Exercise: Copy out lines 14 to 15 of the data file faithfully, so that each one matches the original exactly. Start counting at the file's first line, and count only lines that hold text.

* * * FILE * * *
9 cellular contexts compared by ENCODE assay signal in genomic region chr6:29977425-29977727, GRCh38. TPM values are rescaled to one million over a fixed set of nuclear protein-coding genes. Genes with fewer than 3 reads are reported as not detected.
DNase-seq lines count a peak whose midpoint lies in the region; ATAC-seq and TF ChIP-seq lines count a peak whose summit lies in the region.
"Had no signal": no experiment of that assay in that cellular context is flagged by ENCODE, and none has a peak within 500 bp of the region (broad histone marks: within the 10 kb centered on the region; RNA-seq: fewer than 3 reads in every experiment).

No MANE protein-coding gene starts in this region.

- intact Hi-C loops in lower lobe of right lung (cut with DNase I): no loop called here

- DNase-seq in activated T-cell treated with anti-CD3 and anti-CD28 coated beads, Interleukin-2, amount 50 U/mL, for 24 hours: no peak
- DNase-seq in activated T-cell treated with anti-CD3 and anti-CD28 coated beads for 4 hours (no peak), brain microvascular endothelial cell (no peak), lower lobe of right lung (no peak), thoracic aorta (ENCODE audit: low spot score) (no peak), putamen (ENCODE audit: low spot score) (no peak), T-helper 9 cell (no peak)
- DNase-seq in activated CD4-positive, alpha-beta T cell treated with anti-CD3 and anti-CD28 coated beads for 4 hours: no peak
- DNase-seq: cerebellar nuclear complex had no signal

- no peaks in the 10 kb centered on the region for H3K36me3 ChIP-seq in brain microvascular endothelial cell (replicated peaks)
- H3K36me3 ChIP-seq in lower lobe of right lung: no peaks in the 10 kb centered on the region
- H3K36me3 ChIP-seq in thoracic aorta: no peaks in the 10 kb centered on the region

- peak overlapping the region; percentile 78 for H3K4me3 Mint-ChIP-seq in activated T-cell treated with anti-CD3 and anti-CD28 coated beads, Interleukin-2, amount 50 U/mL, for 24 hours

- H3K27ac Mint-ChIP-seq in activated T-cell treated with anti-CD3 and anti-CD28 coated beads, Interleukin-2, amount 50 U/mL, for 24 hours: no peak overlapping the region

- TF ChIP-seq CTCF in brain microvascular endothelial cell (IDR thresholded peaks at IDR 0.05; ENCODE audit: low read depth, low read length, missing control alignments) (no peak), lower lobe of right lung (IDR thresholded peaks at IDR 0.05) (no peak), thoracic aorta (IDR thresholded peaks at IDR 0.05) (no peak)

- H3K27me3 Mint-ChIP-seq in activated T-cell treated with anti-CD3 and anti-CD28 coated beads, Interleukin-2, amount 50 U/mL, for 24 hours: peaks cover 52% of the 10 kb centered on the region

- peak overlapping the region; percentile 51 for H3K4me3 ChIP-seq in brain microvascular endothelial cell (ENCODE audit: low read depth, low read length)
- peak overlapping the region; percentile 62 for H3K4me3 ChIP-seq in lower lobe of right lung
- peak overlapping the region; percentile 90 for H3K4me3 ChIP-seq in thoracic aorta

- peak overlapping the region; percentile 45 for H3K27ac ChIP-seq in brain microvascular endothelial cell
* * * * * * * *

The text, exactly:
- H3K27ac Mint-ChIP-seq in activated T-cell treated with anti-CD3 and anti-CD28 coated beads, Interleukin-2, amount 50 U/mL, for 24 hours: no peak overlapping the region

- TF ChIP-seq CTCF in brain microvascular endothelial cell (IDR thresholded peaks at IDR 0.05; ENCODE audit: low read depth, low read length, missing control alignments) (no peak), lower lobe of right lung (IDR thresholded peaks at IDR 0.05) (no peak), thoracic aorta (IDR thresholded peaks at IDR 0.05) (no peak)